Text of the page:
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Rethinking the Irish in the American SouthBeyond Rounders and Reelers$
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Bryan Albin Giemza

Print publication date: 2013

Print ISBN-13: 9781617037986

Published to University Press of Mississippi: March 2014

DOI: 10.14325/mississippi/9781617037986.001.0001

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date: 16 December 2017

Tara, the O’Haras, and the Irish Gone With the Wind

Tara, the O’Haras, and the Irish Gone With the Wind

Further Reflections on the Relations between Ireland and the American South

Chapter:
(p.76) (p.77) Chapter 4 Tara, the O’Haras, and the Irish Gone With the Wind
Source:
Rethinking the Irish in the American South
Author(s):

Geraldine Higgins

Publisher:
University Press of Mississippi
DOI:10.14325/mississippi/9781617037986.003.0005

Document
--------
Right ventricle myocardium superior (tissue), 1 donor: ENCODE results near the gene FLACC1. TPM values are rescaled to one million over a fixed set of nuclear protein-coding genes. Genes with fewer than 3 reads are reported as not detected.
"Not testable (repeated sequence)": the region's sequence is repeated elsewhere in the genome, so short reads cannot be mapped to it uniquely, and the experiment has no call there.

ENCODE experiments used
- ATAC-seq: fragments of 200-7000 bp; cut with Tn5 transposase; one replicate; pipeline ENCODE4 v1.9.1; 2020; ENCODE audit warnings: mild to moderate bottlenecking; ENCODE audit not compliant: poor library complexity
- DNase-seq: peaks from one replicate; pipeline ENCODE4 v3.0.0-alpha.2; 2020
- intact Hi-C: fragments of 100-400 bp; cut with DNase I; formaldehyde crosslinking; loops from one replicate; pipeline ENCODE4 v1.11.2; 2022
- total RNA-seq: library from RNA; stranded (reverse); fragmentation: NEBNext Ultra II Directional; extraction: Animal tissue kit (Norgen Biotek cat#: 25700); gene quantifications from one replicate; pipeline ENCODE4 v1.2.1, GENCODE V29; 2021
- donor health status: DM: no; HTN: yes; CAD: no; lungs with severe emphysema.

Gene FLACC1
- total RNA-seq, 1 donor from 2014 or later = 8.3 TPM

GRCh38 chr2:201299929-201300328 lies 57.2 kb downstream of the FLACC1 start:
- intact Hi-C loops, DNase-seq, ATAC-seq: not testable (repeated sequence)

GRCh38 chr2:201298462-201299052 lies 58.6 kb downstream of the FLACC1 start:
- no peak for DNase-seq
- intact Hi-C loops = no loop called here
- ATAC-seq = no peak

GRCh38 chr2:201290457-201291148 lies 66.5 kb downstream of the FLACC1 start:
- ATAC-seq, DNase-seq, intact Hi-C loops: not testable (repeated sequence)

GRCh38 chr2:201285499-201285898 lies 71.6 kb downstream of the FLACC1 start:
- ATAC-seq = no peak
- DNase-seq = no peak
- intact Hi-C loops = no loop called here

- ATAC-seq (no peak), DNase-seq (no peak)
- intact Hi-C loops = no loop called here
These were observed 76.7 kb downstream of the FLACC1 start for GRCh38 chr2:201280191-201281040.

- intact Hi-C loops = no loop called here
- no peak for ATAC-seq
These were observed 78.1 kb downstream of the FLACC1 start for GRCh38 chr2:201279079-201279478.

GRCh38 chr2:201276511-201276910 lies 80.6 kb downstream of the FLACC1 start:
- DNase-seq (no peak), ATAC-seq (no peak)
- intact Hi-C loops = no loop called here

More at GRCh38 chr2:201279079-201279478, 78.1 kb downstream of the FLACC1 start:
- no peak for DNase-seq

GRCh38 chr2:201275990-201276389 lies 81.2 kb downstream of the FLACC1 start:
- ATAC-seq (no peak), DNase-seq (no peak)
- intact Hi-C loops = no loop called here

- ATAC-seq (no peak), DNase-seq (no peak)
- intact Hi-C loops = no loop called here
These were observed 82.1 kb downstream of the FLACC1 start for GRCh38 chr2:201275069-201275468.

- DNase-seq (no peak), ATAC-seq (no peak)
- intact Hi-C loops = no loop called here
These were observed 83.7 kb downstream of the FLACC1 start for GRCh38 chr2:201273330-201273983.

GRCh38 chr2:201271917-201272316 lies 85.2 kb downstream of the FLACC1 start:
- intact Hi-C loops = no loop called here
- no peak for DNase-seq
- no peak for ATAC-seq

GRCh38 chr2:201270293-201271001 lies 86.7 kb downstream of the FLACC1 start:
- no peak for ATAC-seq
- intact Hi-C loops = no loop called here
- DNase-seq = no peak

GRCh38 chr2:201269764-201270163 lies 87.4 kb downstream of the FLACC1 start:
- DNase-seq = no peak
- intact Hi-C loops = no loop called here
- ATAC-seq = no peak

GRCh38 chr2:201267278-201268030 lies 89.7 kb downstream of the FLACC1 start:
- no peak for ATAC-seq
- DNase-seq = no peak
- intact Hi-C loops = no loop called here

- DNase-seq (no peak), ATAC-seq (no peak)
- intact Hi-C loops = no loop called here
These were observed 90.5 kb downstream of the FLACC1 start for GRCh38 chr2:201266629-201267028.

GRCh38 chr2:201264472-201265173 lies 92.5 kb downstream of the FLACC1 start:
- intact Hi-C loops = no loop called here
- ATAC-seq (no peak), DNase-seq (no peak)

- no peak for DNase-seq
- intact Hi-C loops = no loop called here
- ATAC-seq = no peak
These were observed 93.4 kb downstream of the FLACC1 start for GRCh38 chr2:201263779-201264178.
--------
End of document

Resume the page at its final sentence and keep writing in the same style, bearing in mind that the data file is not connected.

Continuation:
This chapter explores the way in which Irishness underwrites the history presented in Gone with the Wind. It begins by examining the Irishness on display in Gone with the Wind through its references to place (Tara), family (the O’Haras), and race or ethnicity (Irishness). It looks at Mitchell’s racial schema in order to ask if Irishness ever functions as a mediating ethnicity between blackness and whiteness in the novel. In other words, how do we locate the Irish in Gone with the Wind, and are they always white?

Keywords:   Irishness, American South, place, family, race, ethnicity, whiteness

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